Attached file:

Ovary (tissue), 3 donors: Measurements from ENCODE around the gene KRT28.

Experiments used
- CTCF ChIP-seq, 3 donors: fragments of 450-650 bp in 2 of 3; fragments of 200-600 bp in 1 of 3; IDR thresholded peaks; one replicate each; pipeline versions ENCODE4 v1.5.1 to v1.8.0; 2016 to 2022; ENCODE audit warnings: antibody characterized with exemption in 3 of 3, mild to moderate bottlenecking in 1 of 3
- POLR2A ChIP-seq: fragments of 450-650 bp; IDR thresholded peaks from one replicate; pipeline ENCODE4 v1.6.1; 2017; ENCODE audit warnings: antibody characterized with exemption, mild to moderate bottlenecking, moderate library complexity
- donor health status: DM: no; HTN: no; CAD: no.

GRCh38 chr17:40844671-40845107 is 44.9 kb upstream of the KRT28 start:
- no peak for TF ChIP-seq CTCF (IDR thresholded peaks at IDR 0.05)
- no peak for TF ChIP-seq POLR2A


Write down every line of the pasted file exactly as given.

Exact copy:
Ovary (tissue), 3 donors: Measurements from ENCODE around the gene KRT28.

Experiments used
- CTCF ChIP-seq, 3 donors: fragments of 450-650 bp in 2 of 3; fragments of 200-600 bp in 1 of 3; IDR thresholded peaks; one replicate each; pipeline versions ENCODE4 v1.5.1 to v1.8.0; 2016 to 2022; ENCODE audit warnings: antibody characterized with exemption in 3 of 3, mild to moderate bottlenecking in 1 of 3
- POLR2A ChIP-seq: fragments of 450-650 bp; IDR thresholded peaks from one replicate; pipeline ENCODE4 v1.6.1; 2017; ENCODE audit warnings: antibody characterized with exemption, mild to moderate bottlenecking, moderate library complexity
- donor health status: DM: no; HTN: no; CAD: no.

GRCh38 chr17:40844671-40845107 is 44.9 kb upstream of the KRT28 start:
- no peak for TF ChIP-seq CTCF (IDR thresholded peaks at IDR 0.05)
- no peak for TF ChIP-seq POLR2A